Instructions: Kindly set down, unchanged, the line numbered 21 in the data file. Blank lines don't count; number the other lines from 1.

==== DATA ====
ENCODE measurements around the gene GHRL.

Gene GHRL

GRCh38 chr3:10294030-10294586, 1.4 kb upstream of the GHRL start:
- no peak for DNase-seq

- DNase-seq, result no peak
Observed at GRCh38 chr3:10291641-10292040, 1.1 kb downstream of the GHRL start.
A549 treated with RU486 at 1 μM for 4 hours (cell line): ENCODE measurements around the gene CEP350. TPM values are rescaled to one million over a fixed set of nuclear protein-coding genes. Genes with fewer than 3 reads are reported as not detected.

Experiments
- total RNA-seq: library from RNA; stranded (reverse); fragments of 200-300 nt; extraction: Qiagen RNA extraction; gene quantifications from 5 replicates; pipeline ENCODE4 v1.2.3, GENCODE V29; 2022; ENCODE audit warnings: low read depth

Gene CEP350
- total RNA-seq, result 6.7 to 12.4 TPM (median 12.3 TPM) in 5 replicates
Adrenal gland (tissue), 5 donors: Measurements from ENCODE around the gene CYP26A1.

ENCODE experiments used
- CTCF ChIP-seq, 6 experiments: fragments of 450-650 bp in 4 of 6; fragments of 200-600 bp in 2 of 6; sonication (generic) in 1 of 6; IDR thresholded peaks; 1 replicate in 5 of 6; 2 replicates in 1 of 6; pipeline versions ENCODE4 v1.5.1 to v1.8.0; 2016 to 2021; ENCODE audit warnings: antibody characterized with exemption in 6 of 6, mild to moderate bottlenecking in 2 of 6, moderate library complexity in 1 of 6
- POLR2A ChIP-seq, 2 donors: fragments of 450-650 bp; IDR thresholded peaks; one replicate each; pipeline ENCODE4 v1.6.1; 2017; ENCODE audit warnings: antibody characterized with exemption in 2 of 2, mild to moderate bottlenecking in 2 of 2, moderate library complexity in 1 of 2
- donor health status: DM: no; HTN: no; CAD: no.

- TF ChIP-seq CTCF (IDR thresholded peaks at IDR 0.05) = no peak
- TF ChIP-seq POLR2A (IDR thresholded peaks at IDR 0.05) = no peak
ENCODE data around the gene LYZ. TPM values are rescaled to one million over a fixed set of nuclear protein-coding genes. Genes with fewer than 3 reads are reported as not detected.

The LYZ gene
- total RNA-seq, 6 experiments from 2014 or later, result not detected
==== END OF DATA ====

- total RNA-seq, 6 experiments from 2014 or later, result not detected